The aquarium, insectarium, and IMAX theatre are all located near Canal Street and the Mississippi River, so if you're staying near there can be seen in a couple hours each (or a long lunch hour). The lines for tickets at the aquarium were the longest; if you can buy them elsewhere, you can then just walk in the front doors and avoid the ticket line.

The aquarium was very busy, but with little kids and short attention spans, we weren't going to have time to read much anyhow. You enter under a tank, which is kind of cool. Desert Boy was fascinated with the sting rays. He later got to pet one, which was a highlight of the day.

A stingray's mouth is a little odd. Just saying.

Most of the exhibits house warm water aquatic species, but they did have a penguin exhibit.

Desert Girl was particularly enthralled.

We also enjoyed the seahorses, Amazon adventure, play area, and Mississippi River section.

These cool looking fish are paddlefish, found in the Mississippi River. They get to be several feet long and are so neat!

Next was a trip to the IMAX, but I had to get back to my meetings, so I don't have any insight into that. Apparently it was a good napping spot for a couple grandkids and a grandparent. They run three different movies, and they all sounded interesting.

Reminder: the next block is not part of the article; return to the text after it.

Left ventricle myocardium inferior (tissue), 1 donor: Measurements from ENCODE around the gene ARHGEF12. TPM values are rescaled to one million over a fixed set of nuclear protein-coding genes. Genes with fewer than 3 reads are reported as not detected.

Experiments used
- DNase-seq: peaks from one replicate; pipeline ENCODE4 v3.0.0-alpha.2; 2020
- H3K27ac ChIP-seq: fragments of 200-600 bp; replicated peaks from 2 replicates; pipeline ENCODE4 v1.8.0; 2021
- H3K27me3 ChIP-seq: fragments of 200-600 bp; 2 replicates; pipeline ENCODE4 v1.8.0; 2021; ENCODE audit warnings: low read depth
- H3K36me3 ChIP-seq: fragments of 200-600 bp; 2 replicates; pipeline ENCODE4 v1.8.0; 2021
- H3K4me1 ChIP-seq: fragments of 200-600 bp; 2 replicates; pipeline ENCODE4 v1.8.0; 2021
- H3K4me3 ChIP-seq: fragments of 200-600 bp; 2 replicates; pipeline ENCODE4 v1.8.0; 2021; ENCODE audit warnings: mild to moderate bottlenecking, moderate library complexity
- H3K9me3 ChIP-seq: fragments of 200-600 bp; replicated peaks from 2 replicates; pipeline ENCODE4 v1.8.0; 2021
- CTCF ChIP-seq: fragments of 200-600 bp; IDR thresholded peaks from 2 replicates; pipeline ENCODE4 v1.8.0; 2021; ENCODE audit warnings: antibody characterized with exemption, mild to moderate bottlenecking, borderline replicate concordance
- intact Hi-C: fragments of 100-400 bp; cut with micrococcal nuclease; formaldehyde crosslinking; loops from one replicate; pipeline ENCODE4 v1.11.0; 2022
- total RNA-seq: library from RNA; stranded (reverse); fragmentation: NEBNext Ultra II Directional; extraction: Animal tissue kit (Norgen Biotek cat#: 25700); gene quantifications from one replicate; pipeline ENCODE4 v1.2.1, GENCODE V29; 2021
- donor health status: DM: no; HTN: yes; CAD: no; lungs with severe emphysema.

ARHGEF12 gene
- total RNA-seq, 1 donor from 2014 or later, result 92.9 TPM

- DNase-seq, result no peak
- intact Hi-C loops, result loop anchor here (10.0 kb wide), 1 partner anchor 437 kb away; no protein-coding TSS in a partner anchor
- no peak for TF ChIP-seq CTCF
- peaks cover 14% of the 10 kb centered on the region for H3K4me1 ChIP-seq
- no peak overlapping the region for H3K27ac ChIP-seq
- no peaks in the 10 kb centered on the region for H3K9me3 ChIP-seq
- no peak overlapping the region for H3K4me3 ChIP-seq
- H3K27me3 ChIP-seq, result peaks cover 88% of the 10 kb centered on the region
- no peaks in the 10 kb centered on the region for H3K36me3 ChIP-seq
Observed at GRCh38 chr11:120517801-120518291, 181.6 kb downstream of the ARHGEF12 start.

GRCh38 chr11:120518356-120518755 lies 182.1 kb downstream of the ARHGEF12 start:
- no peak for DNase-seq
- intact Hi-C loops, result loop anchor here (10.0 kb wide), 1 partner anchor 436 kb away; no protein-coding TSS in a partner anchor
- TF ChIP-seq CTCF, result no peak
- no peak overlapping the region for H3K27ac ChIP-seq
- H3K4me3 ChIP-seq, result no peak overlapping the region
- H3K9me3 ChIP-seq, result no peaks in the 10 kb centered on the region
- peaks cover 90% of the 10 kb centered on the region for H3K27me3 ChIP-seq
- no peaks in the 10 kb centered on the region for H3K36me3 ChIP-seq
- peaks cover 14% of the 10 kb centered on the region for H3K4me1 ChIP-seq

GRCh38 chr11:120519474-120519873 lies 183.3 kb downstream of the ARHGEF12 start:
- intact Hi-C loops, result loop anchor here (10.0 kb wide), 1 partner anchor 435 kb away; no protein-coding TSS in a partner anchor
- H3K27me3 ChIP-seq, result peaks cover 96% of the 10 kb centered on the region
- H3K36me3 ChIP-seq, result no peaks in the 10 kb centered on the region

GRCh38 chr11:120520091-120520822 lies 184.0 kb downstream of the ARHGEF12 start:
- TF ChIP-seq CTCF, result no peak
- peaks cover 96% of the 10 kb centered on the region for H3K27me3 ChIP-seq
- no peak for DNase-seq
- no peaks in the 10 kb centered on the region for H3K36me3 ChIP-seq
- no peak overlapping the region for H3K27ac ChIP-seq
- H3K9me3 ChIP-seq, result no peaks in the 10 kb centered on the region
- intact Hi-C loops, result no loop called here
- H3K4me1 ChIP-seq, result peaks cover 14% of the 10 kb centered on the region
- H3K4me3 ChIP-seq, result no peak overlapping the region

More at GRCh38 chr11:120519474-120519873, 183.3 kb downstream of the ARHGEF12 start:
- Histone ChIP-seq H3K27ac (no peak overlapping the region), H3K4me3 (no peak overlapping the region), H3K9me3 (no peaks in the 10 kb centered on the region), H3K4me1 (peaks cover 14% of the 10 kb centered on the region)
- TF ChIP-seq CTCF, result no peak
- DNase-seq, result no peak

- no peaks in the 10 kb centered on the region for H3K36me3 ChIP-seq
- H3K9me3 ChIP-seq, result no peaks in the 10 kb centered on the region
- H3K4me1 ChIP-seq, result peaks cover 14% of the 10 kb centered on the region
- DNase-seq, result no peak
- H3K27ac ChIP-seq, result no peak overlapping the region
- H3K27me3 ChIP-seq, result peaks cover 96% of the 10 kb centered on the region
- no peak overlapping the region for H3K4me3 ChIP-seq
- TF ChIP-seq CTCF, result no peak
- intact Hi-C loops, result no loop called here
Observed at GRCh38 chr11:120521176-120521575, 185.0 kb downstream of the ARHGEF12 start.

Another day it was time for a quick jaunt into the Insectarium. Desert Girl sported her "I Love Dirt" bib. It was quite appropriate. She also enjoyed playing with her beads.

The Insectarium opened in 2008 and is the largest museum dedicated to insects only in the U.S.

They had a dark, underground section, where humans were reduced to the size of insects. The ants looked huge!

There were bugs of all kinds--and Desert Boy sure enjoyed this one!

Then we headed to the insect cafe, where we had our choice of cinnamon bug crunch, cajun crickets, southwest waxworms, vanilla covered crickets, mealworm salsa, and more.